Bringing Education Outside the Classroom

Few classes are able to teach critical thinking, sustainability, teamwork and environmental skills in a non-traditional way. The IEE Program at Sisters High School, however, accomplishes this goal and more; interweaving science, language arts and physical health into one cohesive class. 

“(IEE) is composed of a community of learners working together to gain a balanced, in-depth understanding of the world around them,” said IEE teacher Samra Spear.

Taking place during fall and spring trimesters, this class is available for juniors to take, additionally offering returning seniors the ability to act as interns. With numerous day and night trips throughout the semesters, this class is treasured by many adventurous students. 

“I’ve grown up being outdoors so I’ve always loved nature. I took IEE and loved the teachers and the connections I was able to make with people,” said Sisters High School senior Ila Reid, an IEE intern. “The best thing is when it brings together a group of unlikely kids. When I was an intern I had a group that didn’t usually hang out, they all were friendly with each other but weren’t friends. But by the end, all of us bonded in a way that created so many new relationships.”

The class itself was founded in 2000 by Samra Spear, Rand Runco, Glen Herron and Rob Phelps. Their goal was to create a space for students to explore their environment while also being able to engage in learning in a new way. 

“If we’re going out rock climbing, you’ve got to think about the geography and makeup of the rocks, and then you can incorporate poems and literature about the landscape, it’s all connected,” stated Runco. 

The class has two major expeditions throughout the year; one to the Three Sisters Mountains and one to the Deschutes River. These excursions are ones that the students look forward to the most during the class, as they get to spend three days exploring Central Oregon and its varying trails and environments.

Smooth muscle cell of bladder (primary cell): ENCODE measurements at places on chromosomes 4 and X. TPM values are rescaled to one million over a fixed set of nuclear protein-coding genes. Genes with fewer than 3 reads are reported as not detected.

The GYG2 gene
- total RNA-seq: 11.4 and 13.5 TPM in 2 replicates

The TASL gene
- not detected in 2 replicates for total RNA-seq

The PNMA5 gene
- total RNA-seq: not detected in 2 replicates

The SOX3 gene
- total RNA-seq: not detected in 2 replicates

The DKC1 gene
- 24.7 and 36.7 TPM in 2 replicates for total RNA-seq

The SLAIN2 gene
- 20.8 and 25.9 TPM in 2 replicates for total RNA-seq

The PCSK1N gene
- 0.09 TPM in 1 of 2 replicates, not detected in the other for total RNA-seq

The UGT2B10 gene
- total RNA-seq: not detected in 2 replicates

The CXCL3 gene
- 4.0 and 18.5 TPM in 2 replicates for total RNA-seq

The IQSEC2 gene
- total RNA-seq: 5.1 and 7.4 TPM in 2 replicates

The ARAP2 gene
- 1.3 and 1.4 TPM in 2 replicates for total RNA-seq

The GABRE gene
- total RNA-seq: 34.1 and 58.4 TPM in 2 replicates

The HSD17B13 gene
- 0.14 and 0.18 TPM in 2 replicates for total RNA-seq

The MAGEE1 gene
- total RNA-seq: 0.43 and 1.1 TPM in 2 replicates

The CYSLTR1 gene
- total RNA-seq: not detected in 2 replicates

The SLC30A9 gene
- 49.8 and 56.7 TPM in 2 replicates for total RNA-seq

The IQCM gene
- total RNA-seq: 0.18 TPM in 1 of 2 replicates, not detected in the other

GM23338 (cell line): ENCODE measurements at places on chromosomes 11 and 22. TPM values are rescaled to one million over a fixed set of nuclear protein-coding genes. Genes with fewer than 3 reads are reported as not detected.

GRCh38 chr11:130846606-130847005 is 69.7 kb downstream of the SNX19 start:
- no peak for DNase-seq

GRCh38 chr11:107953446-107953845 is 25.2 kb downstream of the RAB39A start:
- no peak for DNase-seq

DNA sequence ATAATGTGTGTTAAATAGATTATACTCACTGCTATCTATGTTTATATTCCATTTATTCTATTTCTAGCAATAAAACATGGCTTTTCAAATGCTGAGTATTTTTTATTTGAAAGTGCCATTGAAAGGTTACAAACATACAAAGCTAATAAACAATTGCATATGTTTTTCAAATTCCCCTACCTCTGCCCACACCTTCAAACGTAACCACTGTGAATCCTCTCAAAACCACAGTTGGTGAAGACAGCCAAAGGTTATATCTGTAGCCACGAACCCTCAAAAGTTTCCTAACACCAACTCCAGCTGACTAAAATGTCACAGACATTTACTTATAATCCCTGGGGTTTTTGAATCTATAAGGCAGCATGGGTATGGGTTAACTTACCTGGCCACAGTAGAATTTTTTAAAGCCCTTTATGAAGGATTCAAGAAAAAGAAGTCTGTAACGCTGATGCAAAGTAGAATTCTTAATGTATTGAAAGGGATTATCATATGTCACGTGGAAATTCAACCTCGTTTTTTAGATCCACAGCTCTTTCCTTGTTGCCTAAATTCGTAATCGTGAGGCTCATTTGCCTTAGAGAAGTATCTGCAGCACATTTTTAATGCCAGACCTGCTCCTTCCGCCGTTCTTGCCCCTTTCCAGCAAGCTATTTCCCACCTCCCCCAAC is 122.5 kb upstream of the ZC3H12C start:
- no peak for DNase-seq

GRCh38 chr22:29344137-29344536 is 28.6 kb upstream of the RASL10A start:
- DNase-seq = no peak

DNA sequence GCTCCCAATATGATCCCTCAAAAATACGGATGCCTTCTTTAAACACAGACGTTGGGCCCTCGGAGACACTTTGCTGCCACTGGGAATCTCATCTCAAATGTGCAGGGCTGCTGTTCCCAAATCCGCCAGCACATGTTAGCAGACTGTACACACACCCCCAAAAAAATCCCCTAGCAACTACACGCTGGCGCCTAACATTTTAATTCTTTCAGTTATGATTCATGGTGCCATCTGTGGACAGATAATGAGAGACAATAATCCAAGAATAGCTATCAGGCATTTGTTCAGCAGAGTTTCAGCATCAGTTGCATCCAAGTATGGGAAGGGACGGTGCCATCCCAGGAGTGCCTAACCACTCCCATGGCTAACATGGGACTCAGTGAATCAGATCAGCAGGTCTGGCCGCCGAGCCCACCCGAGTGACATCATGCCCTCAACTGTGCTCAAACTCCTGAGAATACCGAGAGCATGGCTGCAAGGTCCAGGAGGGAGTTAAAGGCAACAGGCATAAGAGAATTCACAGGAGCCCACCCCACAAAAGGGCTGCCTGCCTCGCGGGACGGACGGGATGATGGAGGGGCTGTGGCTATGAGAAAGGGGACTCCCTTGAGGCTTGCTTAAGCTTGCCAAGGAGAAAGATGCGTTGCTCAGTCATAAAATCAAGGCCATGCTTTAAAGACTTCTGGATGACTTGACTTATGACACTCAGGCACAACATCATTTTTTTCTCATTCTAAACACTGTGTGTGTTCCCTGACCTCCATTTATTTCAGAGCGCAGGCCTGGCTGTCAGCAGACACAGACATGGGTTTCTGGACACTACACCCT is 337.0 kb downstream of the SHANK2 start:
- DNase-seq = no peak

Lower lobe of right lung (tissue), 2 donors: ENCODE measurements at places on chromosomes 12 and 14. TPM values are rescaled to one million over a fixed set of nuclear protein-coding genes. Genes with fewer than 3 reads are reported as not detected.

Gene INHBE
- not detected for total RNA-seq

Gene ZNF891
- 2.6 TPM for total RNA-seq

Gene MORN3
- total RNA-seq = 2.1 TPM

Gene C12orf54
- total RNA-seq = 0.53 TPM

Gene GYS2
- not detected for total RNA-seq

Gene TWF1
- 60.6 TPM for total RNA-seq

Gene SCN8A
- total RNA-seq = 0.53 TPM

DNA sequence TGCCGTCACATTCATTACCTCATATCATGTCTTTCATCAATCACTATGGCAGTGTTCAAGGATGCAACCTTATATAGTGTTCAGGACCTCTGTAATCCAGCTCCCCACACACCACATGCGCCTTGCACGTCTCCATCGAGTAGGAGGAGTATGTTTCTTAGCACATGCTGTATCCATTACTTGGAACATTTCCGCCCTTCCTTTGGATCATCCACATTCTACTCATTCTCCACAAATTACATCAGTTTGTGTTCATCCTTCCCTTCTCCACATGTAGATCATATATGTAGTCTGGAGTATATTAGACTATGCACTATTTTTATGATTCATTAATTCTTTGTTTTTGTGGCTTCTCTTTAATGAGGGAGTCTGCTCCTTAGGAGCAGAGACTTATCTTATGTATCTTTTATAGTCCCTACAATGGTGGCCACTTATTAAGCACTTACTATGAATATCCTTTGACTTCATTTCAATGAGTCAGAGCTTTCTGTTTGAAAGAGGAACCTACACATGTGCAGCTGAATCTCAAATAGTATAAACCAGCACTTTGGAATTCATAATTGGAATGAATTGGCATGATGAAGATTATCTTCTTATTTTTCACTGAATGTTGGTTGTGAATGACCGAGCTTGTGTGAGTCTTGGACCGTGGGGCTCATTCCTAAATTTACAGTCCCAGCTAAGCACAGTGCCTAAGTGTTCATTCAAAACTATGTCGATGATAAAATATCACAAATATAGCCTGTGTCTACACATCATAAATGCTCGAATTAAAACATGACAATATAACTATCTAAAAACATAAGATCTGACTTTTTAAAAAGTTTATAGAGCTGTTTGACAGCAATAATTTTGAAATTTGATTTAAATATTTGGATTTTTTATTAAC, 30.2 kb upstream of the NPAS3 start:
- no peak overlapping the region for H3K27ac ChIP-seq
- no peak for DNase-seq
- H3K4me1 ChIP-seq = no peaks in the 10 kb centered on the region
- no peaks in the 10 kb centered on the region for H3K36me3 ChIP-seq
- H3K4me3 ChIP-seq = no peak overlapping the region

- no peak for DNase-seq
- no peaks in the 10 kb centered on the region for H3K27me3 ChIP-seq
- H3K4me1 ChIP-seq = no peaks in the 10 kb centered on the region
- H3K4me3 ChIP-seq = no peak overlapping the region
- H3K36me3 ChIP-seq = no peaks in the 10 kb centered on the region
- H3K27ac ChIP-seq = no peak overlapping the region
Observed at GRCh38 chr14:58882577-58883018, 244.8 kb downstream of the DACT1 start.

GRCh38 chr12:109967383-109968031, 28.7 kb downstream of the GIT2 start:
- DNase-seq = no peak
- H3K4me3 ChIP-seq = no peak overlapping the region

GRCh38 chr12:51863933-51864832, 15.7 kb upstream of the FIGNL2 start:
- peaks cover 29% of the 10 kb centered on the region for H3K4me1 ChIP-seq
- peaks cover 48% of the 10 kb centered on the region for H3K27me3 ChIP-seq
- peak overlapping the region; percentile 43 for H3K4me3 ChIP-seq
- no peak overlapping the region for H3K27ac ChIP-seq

More than anything, however, this class aids students in developing a sense of place. Existing in this modern world as a teenager can often translate to hours spent on screens everyday, which disconnects and dampens the spirits of students. This course helps battle that by getting kids outside to engage in academics in an unorthodox way. 

“There was this kid — he had a tendency to act out in class, but when we were all hiking the mountain he was like a completely different person,” stated Reid. 

Being in a classroom environment for as much as seven hours a day, five days a week can feel repetitive for some students. Being exposed to nature-specific outdoor learning can change this. Hundreds of studies have been done, and the benefits of engagement, intrapersonal and social skills have been shown to improve drastically.

As a result, the program has drawn in as much as 60% of the junior class to become involved every year. Many of them were also previous students of a Sisters Middle School Program called ECoS. ( Earth, Community, Self). This elective is similar to IEE, with more of a focus on geology, rock climbing, cave-exploration and the wonders that nature can hold.

“When I was considering moving with my kids to Sisters, I was attracted to the way this community supports students in the arts and in outdoor education,” said ECoS teacher Michael Geisen. “There were a lot of opportunities for high school students, but less for the younger students. Rob Jensen and I wanted to help bridge that gap between Outdoor School in fifth or sixth grade and IEE in 11th grade, so we started working on a new experience that students could join in 8th grade as a culmination of their middle school years.”.

Many middle-schoolers walk away with a love for ECoS, and much to their joy, find themselves being led to IEE. 

“Every year these students amaze me with their courage and attitudes. I think one of the most rewarding parts of teaching eighth graders is seeing them head on to high school, post-secondary learning and then into the world to make a difference in their new communities,” states Geisen.

The culmination of these two classes for many students leads to a better grasp on the world around them, applying their education to their new adventures and communities. Over the years these programs have changed and shifted their ways of teaching and where they go on trips, but the love for the classes by students has never waned.